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MOMMYFITNESS's Photo MOMMYFITNESS Posts: 12,317
9/21/11 10:16 A

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For me it is staying within 5 pounds of goal and fitting comfortably in to my clothes. I know when the jeans get to snug it's time to cut back! Also just the way I feel. When my weight is up I just feel gross and bloated. Why would I want to do that to myself? For me it's a vicious cycle that never seems to end. Those darn hormones and emotions get in my way too much! I (we) must continually make healthy choices if we want to stay at a healthy weight!

"Do not destroy the work of God for the sake of food."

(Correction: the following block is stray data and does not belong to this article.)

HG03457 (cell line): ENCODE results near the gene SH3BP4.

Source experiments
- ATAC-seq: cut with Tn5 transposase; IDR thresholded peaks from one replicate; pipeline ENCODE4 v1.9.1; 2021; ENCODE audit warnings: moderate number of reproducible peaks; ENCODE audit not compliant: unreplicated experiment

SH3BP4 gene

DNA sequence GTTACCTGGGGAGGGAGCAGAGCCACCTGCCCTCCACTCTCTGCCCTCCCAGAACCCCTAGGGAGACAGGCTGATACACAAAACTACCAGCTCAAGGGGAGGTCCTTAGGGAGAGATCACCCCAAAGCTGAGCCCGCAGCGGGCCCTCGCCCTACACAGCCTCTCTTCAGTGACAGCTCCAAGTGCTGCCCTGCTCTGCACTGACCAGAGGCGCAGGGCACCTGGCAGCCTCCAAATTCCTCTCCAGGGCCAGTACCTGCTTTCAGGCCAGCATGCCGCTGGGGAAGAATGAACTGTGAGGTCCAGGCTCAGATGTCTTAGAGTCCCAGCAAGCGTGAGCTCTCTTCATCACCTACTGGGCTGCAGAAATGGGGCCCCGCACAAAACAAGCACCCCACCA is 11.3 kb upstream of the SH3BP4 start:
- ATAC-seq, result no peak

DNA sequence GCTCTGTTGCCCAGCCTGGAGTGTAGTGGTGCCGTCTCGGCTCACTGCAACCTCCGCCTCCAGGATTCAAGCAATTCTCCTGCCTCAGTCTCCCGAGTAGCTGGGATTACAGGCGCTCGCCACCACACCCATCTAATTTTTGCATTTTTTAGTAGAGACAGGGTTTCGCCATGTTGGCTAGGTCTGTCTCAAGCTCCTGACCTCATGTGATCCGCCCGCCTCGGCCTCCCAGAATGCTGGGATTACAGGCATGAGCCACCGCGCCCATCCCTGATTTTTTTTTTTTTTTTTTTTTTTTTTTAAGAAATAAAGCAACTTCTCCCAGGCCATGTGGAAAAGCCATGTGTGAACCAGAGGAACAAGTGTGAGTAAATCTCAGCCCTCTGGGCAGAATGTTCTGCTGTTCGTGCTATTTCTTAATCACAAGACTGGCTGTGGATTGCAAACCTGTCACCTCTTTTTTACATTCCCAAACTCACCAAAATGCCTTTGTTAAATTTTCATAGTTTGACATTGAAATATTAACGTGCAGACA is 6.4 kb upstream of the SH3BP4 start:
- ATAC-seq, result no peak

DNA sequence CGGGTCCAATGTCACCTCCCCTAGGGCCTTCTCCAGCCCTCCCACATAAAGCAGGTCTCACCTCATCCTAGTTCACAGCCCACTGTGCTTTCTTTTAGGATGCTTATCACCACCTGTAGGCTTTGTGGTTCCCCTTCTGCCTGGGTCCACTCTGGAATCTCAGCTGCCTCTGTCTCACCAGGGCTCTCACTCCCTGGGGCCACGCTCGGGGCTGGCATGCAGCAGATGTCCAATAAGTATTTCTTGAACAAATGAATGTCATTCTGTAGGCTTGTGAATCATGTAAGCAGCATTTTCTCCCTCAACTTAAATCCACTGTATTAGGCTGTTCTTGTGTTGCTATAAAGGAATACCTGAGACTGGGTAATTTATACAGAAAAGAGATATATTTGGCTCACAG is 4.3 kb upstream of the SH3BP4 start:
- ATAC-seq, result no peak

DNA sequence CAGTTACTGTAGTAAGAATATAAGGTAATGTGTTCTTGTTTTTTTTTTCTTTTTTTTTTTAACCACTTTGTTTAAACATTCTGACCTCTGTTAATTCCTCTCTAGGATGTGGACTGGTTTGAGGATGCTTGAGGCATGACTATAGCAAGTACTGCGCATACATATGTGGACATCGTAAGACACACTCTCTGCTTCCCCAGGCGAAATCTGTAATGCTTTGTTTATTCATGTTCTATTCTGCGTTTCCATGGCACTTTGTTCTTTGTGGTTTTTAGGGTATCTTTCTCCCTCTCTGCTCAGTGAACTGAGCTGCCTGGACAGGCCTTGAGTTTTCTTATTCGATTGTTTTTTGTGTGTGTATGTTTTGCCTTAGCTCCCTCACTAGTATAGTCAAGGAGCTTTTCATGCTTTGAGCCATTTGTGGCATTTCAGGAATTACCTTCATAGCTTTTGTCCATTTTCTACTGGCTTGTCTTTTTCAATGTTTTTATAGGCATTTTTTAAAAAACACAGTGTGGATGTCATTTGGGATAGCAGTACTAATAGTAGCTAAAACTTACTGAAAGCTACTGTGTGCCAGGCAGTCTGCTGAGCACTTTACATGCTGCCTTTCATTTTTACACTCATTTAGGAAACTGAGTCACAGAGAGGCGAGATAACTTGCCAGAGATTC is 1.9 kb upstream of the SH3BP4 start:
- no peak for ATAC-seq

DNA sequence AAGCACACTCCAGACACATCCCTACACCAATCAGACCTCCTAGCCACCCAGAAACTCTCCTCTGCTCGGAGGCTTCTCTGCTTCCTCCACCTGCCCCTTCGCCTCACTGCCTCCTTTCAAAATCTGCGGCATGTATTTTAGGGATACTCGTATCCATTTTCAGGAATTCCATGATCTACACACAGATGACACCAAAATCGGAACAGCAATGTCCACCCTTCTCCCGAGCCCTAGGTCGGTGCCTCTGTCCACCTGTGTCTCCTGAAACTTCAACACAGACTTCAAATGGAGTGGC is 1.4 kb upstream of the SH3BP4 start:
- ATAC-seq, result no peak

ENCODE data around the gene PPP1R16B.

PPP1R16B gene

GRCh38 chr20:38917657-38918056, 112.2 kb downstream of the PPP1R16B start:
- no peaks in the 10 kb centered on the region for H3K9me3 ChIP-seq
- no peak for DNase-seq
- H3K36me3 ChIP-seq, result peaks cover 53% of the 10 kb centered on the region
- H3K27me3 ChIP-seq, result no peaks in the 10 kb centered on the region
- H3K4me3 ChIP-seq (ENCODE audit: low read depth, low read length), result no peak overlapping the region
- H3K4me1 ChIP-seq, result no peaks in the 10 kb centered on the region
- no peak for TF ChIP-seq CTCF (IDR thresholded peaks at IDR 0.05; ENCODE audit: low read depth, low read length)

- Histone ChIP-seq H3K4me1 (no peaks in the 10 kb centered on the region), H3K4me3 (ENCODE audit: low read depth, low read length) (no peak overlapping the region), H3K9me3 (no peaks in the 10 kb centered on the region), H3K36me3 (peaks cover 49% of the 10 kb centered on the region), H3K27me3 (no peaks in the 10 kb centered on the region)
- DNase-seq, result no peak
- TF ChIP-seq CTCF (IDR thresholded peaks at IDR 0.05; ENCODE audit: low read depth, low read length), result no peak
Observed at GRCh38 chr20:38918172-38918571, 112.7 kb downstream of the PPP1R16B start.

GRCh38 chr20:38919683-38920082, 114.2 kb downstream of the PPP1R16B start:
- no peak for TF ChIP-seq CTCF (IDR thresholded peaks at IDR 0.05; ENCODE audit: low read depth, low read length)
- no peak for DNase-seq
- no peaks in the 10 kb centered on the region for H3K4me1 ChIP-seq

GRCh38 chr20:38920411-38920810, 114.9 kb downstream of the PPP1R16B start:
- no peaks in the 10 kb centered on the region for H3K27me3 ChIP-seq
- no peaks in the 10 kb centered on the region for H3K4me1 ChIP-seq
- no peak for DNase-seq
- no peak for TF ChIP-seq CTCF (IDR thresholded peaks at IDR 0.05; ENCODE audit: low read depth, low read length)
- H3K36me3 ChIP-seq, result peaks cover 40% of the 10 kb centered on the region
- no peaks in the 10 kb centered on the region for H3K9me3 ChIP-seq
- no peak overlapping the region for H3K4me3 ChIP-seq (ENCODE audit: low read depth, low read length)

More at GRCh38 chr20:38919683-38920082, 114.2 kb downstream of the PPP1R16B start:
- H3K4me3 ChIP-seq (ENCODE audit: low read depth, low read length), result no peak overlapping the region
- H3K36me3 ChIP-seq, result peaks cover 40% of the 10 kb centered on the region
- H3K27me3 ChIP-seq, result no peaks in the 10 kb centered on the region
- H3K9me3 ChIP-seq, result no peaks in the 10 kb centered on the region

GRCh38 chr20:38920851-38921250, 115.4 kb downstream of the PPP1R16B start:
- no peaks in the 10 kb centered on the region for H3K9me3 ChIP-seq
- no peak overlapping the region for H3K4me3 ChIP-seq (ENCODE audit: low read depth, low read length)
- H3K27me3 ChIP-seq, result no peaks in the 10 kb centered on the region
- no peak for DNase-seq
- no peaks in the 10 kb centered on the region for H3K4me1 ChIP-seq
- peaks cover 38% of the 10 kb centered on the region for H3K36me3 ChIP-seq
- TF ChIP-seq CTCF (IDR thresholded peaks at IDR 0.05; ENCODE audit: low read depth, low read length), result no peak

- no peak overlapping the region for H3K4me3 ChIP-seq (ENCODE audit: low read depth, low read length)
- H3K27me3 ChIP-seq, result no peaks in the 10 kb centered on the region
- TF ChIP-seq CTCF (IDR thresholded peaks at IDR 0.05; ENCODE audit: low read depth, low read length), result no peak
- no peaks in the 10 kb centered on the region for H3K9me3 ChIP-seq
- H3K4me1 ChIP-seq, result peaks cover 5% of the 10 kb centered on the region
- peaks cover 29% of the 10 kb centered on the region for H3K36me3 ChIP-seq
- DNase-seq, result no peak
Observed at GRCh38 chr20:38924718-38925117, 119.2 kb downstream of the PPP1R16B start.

Romans 14:20a (NIV)







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LJR4HEALTH's Photo LJR4HEALTH Posts: 32,265
9/20/11 10:16 P

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For me right now its staying within a 5 pounds in either directions I'm still new to this maintaining thing its only been since May of this year I'm sure down the road it will change

Linda (Florida - Eastern Standard Time )

I am " (we are) spiritual beings having a human experience " Pierre Teilhard de Chardin

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“Fail to plan, plan to fail.” Carl W. Buechner


DENISEFULLER's Photo DENISEFULLER SparkPoints: (22,682)
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9/20/11 8:14 P

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For me, successful maintenance has become staying above the lowest end of my BMI, so somewhere between 105-115 lbs. I also gauge success by what I see in the mirror. When I feel good about my looks, I feel better in other areas too.